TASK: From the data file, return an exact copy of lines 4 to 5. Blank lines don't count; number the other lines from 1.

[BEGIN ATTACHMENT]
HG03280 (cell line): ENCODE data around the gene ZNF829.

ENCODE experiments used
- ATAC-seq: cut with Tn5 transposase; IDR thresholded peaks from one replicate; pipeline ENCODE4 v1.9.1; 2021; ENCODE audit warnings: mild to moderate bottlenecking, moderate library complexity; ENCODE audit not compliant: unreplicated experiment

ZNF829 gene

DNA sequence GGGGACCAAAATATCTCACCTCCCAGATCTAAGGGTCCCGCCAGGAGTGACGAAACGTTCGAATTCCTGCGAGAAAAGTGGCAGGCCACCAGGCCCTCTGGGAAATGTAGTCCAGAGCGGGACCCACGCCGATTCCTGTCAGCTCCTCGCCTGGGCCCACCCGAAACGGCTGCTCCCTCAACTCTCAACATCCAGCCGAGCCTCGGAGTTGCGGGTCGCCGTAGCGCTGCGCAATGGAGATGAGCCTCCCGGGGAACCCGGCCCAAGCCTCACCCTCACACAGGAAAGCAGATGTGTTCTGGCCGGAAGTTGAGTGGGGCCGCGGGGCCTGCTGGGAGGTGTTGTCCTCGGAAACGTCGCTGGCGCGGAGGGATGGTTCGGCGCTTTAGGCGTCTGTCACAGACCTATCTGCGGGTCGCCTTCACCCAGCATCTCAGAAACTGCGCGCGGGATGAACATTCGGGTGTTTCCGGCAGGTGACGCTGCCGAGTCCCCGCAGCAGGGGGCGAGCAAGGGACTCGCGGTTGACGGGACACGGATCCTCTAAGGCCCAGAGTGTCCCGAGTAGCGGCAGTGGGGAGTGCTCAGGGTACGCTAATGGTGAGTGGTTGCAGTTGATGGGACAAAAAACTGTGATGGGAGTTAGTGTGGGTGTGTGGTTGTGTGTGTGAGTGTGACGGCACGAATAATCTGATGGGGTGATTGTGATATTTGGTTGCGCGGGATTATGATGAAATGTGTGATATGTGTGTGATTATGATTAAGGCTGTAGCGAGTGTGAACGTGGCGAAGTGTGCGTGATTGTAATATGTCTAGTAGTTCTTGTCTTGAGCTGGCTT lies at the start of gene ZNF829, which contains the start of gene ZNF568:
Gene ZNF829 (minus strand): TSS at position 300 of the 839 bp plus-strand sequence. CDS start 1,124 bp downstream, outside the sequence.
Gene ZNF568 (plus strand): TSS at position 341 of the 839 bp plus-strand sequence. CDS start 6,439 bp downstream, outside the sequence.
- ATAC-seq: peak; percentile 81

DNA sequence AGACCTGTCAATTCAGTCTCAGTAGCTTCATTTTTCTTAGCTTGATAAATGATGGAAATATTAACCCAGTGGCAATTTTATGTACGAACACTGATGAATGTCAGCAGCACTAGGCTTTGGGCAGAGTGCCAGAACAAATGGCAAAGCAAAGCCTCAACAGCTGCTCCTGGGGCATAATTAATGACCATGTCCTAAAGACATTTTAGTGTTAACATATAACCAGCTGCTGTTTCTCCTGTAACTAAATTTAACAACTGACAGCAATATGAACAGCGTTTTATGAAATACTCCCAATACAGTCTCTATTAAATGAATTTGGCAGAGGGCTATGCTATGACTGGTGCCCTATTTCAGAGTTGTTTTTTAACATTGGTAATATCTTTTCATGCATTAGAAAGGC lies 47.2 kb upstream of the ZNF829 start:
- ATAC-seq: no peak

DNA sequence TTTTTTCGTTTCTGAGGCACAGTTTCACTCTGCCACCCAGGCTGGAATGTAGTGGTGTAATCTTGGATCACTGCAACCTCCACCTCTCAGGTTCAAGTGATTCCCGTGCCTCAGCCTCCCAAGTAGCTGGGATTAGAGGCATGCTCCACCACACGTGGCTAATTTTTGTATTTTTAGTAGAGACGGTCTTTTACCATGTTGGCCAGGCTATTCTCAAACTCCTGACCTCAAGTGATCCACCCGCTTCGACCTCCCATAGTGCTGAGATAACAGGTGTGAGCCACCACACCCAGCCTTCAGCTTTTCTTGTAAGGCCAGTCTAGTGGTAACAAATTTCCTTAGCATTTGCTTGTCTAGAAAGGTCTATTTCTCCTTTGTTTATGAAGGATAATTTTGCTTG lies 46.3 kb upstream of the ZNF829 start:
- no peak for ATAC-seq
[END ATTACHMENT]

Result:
ZNF829 gene

DNA sequence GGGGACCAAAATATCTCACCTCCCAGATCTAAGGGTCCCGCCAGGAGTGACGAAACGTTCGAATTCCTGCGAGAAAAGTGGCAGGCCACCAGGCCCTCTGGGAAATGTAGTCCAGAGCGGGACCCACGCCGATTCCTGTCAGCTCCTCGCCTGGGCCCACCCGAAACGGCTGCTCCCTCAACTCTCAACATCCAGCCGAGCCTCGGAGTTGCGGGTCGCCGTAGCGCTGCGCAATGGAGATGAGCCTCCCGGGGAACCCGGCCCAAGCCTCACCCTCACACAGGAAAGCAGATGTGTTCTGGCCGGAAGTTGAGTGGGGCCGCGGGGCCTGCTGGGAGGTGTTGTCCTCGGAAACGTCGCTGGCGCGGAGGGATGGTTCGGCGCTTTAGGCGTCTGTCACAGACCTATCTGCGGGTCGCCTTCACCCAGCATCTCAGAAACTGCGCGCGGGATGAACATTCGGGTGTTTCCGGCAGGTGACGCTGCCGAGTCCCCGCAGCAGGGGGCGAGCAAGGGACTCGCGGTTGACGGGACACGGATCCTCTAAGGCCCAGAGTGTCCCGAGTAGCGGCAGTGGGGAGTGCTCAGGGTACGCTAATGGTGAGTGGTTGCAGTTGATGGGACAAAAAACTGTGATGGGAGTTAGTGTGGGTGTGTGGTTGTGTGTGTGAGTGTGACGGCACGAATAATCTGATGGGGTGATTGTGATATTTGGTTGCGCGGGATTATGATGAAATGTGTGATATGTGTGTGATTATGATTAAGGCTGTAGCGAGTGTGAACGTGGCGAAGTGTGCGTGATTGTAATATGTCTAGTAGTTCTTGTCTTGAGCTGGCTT lies at the start of gene ZNF829, which contains the start of gene ZNF568: